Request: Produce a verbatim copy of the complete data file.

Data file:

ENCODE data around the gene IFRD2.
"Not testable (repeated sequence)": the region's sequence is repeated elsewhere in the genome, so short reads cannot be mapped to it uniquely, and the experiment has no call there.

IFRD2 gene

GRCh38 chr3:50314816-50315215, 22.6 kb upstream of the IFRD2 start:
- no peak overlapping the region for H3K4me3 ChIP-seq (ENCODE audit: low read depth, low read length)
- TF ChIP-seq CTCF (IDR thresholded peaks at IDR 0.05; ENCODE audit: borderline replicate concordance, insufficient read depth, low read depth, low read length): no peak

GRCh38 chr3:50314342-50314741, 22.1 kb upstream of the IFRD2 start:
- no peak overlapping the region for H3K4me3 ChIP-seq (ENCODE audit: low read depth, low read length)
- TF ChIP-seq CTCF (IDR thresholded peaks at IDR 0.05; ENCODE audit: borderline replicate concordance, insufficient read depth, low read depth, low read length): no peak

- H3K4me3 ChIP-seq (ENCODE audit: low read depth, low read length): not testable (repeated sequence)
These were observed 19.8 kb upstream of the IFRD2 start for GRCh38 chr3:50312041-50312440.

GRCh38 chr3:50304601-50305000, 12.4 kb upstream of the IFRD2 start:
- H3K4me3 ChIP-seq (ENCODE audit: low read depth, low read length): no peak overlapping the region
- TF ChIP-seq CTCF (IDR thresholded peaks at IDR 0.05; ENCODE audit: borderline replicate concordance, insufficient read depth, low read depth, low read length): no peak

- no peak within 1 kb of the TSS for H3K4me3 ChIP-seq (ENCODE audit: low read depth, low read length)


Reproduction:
ENCODE data around the gene IFRD2.
"Not testable (repeated sequence)": the region's sequence is repeated elsewhere in the genome, so short reads cannot be mapped to it uniquely, and the experiment has no call there.

IFRD2 gene

GRCh38 chr3:50314816-50315215, 22.6 kb upstream of the IFRD2 start:
- no peak overlapping the region for H3K4me3 ChIP-seq (ENCODE audit: low read depth, low read length)
- TF ChIP-seq CTCF (IDR thresholded peaks at IDR 0.05; ENCODE audit: borderline replicate concordance, insufficient read depth, low read depth, low read length): no peak

GRCh38 chr3:50314342-50314741, 22.1 kb upstream of the IFRD2 start:
- no peak overlapping the region for H3K4me3 ChIP-seq (ENCODE audit: low read depth, low read length)
- TF ChIP-seq CTCF (IDR thresholded peaks at IDR 0.05; ENCODE audit: borderline replicate concordance, insufficient read depth, low read depth, low read length): no peak

- H3K4me3 ChIP-seq (ENCODE audit: low read depth, low read length): not testable (repeated sequence)
These were observed 19.8 kb upstream of the IFRD2 start for GRCh38 chr3:50312041-50312440.

GRCh38 chr3:50304601-50305000, 12.4 kb upstream of the IFRD2 start:
- H3K4me3 ChIP-seq (ENCODE audit: low read depth, low read length): no peak overlapping the region
- TF ChIP-seq CTCF (IDR thresholded peaks at IDR 0.05; ENCODE audit: borderline replicate concordance, insufficient read depth, low read depth, low read length): no peak

- no peak within 1 kb of the TSS for H3K4me3 ChIP-seq (ENCODE audit: low read depth, low read length)